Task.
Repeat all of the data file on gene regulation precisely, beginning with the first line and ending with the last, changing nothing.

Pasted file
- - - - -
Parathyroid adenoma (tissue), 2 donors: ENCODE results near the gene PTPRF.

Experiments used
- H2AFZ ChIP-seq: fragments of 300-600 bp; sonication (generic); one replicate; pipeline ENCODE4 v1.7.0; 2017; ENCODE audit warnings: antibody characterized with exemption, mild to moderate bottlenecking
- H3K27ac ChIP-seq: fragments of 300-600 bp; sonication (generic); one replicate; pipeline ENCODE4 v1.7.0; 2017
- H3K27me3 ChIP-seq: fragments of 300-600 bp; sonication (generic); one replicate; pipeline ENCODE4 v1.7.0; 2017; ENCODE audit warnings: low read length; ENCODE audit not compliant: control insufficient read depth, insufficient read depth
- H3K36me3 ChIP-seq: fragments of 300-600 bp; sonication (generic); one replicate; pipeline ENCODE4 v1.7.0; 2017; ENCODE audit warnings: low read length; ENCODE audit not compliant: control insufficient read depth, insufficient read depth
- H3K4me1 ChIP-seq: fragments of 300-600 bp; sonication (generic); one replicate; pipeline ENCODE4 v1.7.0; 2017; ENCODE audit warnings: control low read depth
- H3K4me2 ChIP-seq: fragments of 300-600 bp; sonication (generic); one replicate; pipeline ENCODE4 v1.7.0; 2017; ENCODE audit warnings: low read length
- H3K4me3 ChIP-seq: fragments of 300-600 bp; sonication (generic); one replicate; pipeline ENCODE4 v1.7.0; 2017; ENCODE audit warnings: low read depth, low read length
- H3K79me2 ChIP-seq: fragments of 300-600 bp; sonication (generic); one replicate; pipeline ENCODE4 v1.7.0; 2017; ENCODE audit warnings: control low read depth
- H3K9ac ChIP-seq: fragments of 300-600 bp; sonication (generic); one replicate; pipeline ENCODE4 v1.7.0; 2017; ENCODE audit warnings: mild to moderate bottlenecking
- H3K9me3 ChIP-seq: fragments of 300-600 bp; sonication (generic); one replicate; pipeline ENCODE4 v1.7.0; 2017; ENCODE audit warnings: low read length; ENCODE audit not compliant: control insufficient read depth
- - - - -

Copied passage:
Parathyroid adenoma (tissue), 2 donors: ENCODE results near the gene PTPRF.

Experiments used
- H2AFZ ChIP-seq: fragments of 300-600 bp; sonication (generic); one replicate; pipeline ENCODE4 v1.7.0; 2017; ENCODE audit warnings: antibody characterized with exemption, mild to moderate bottlenecking
- H3K27ac ChIP-seq: fragments of 300-600 bp; sonication (generic); one replicate; pipeline ENCODE4 v1.7.0; 2017
- H3K27me3 ChIP-seq: fragments of 300-600 bp; sonication (generic); one replicate; pipeline ENCODE4 v1.7.0; 2017; ENCODE audit warnings: low read length; ENCODE audit not compliant: control insufficient read depth, insufficient read depth
- H3K36me3 ChIP-seq: fragments of 300-600 bp; sonication (generic); one replicate; pipeline ENCODE4 v1.7.0; 2017; ENCODE audit warnings: low read length; ENCODE audit not compliant: control insufficient read depth, insufficient read depth
- H3K4me1 ChIP-seq: fragments of 300-600 bp; sonication (generic); one replicate; pipeline ENCODE4 v1.7.0; 2017; ENCODE audit warnings: control low read depth
- H3K4me2 ChIP-seq: fragments of 300-600 bp; sonication (generic); one replicate; pipeline ENCODE4 v1.7.0; 2017; ENCODE audit warnings: low read length
- H3K4me3 ChIP-seq: fragments of 300-600 bp; sonication (generic); one replicate; pipeline ENCODE4 v1.7.0; 2017; ENCODE audit warnings: low read depth, low read length
- H3K79me2 ChIP-seq: fragments of 300-600 bp; sonication (generic); one replicate; pipeline ENCODE4 v1.7.0; 2017; ENCODE audit warnings: control low read depth
- H3K9ac ChIP-seq: fragments of 300-600 bp; sonication (generic); one replicate; pipeline ENCODE4 v1.7.0; 2017; ENCODE audit warnings: mild to moderate bottlenecking
- H3K9me3 ChIP-seq: fragments of 300-600 bp; sonication (generic); one replicate; pipeline ENCODE4 v1.7.0; 2017; ENCODE audit warnings: low read length; ENCODE audit not compliant: control insufficient read depth